Another "trick" I have up my sleeve is to put the garbage bag I now keep with me at all times on the floor, get out my changing pad, and wrestle the grabby kittens with two hands while balancing in a squat. This option is often easier in the post-Play-Doh era, but the size of this bathroom (and most in New York) would have precluded such a maneuver, as I wouldn't have been able to crouch down without putting my face dangerously close to the toilet seat. Did I mention it was a unisex bathroom?

To the eternal dismay of the Brooklyn Locavore Brigade (I made that up), I've started to look for national chains like Le Pain Quotidien, which usually have changing tables. I assume it's because they have to be ADA (Americans with Disabilities Act) compliant, so they at least have a bathroom that a 5 foot 4 inch woman like me can turn around in without cleaning a dirty surface with a piece of clothing. There are no federal laws requiring changing tables in bathrooms (I just investigated on the interwebs), but for large companies, I bet the marginal cost of a changing table is very small after all of the ADA requirements are met.

Anyhow, Park Slope doesn't have a lot of chain restaurants (because of the Brooklyn Locavore Brigade). I arrived a little early to the restaurant and sat down to wait. The guy at the next table (who turned out to be a stay-at-home-dad!) struck up a conversation with me until Henry started crying. His diaper was wet. Just as I stood up, the waitress came over to take my order.

"I'm waiting for a friend, but can I get a lemonade* in the meantime?" As she nodded, I added, "Also, is there a changing table in the bathroom?"

"No," she said, "there isn't."

"Is there a bench or a table back there or something?" I asked, hoping against hope.

"No," she said, trailing off, like no one in the history of the universe had ever asked her such a question, not even in Park Slope. She had a Kristin Wiig quality to her: that kind of simultaneously confused and condescending voice of characters she played in movies like Knocked Up and Forgetting Sarah Marshall (one of my all-time favorites, btw).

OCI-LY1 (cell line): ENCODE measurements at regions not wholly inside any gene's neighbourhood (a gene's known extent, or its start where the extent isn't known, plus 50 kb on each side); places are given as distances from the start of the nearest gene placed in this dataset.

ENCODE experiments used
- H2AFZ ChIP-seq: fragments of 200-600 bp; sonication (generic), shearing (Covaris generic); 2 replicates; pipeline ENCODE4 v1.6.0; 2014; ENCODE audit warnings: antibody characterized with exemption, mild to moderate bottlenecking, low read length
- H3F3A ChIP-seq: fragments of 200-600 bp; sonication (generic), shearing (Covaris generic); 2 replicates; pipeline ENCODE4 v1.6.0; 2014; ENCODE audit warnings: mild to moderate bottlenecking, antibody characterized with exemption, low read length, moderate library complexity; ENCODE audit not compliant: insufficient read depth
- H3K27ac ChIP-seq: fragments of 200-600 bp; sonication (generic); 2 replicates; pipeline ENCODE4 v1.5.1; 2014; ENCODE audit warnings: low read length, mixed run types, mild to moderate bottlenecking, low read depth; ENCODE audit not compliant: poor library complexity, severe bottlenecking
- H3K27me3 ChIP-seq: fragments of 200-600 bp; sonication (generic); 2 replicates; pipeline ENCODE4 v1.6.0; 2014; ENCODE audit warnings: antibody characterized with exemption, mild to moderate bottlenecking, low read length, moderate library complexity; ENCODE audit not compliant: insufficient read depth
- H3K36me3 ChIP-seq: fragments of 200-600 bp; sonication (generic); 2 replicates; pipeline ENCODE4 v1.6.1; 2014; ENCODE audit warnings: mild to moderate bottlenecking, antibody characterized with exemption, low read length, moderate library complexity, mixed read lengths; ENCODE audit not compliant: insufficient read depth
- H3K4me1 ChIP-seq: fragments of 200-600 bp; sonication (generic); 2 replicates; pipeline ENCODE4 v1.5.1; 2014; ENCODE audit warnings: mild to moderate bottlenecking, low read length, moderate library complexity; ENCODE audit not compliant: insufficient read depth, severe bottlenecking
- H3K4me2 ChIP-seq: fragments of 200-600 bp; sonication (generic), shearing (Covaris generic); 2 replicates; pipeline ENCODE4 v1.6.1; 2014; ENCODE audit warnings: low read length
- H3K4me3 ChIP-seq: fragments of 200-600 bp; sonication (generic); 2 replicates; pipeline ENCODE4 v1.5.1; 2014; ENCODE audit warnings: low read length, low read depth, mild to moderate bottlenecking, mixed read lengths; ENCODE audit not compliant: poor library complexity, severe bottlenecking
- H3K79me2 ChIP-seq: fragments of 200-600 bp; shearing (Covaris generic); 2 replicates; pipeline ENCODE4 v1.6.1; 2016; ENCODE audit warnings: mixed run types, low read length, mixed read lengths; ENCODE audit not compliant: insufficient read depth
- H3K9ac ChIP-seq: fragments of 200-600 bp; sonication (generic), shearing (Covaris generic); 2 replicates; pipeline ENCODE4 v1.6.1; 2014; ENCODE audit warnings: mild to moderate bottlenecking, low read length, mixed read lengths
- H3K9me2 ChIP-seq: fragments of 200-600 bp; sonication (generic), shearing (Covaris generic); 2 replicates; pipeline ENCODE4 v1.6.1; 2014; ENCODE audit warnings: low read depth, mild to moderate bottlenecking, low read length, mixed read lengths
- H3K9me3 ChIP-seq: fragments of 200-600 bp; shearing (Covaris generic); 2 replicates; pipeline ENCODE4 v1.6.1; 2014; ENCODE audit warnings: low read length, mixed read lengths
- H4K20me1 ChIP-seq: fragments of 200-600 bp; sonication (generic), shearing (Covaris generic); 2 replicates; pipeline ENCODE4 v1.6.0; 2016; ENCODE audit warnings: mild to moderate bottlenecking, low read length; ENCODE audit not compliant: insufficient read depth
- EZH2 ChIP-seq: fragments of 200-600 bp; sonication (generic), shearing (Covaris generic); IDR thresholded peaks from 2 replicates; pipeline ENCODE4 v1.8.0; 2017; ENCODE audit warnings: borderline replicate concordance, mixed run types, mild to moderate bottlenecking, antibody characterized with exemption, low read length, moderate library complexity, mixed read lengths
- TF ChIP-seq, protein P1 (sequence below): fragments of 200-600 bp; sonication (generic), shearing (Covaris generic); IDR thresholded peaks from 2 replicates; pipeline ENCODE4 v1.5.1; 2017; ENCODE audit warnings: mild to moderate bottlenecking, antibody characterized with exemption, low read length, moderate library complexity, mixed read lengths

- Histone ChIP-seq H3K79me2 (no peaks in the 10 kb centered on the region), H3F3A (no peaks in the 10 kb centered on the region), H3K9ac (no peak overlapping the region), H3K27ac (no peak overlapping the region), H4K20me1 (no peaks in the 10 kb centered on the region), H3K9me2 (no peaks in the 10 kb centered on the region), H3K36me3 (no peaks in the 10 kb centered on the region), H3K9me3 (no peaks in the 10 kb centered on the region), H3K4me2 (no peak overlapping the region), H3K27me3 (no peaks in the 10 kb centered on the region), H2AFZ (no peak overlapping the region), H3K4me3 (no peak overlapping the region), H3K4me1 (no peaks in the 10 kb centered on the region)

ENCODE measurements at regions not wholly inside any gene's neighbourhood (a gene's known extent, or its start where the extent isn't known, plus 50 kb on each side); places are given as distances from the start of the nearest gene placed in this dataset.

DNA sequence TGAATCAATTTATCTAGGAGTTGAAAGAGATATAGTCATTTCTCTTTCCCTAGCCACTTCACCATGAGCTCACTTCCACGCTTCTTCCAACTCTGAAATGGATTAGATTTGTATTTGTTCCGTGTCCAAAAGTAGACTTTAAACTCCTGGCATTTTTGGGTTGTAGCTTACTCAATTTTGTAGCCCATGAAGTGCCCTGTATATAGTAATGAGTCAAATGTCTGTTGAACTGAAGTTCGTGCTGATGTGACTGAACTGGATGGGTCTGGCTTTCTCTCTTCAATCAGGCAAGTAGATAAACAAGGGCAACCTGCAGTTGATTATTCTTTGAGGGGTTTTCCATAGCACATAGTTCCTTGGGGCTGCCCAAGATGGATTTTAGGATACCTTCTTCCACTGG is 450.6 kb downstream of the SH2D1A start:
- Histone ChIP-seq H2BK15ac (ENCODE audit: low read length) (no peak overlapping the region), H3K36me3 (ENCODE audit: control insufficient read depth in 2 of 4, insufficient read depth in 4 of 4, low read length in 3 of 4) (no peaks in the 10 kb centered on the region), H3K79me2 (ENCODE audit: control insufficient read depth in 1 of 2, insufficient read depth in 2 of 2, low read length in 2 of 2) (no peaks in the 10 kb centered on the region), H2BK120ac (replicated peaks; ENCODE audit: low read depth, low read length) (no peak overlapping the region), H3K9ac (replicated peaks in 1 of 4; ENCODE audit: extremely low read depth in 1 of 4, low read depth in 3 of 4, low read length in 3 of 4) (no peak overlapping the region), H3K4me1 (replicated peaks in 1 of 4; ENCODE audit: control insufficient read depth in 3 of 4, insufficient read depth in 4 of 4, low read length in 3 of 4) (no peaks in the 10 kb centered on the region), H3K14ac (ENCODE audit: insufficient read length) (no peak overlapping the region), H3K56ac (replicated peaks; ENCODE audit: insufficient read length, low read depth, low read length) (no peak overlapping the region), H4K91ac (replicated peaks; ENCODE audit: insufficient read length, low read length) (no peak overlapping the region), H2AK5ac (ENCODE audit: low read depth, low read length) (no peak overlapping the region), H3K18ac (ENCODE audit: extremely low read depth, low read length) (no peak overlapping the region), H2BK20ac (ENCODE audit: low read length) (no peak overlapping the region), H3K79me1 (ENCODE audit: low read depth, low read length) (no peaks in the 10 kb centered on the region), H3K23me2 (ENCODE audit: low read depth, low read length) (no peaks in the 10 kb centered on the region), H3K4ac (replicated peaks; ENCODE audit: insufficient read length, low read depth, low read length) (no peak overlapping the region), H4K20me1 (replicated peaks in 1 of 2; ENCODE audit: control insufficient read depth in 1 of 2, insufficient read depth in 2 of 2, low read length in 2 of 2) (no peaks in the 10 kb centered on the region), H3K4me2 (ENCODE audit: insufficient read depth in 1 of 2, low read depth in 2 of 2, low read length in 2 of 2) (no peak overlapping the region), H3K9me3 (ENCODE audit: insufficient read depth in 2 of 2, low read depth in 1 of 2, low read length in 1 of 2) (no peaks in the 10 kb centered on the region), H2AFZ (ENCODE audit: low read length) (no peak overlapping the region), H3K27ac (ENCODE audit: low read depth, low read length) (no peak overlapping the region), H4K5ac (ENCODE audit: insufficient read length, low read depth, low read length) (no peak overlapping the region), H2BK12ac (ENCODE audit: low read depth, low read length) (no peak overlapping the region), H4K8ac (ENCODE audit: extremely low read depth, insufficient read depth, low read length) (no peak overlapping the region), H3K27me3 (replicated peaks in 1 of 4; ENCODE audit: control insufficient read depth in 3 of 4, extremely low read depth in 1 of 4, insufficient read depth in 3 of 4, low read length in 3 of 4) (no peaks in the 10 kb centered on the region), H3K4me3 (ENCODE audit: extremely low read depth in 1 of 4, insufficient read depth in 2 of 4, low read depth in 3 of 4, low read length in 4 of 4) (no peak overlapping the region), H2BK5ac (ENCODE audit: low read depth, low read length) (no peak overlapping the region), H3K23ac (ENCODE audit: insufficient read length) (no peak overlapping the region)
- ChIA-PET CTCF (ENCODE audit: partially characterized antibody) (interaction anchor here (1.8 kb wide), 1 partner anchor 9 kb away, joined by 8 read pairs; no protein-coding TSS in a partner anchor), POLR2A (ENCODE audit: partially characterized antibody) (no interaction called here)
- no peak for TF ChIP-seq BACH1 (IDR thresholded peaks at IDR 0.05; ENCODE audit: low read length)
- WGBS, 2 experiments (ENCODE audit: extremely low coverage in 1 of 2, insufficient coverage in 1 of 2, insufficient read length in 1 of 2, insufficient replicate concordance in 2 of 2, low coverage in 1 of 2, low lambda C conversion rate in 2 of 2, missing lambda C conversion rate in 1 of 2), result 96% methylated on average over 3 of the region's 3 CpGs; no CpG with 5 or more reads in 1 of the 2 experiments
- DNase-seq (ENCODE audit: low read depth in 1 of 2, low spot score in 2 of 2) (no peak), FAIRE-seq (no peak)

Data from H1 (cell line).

"Well," KW continued, "there's like a wooden bench outside under a tree."

"Outside?" I was genuinely perplexed.

The stay-at-home-dad piped in. "Why don't you just put two chairs together right here?" Clearly he had done this sort of thing before.

"Um, no..." KW breathed. "I don't think so. Diapers? No...."

So I took Henry outside and changed him under a tree on the curb, like a puppy dog.

Only later, when I went to the bathroom on my own behalf, did I realize how lucky I had been that a) the tree had a bench, b) it was 80 degrees and sunny, and c) I had someone (thank you, SAHD!) to watch the rest of my stuff while I schlepped Henry outside.

So lucky! Yeah. I think I should start casing neighborhood restaurants. Actually, I have a better idea.... The Moo Cow's NYC Changing Table Resource

Update 7/20/12:  The CitiStroller website (and app for iPhone/iPad only) lets you look up changing tables by zip code. Brilliant! Except, according to them, there is not a single changing table in my entire neighborhood. Fancy that. Maybe you'll have better luck.


*I had to ask for the lemonade three more times before I got it, and it wasn't even good.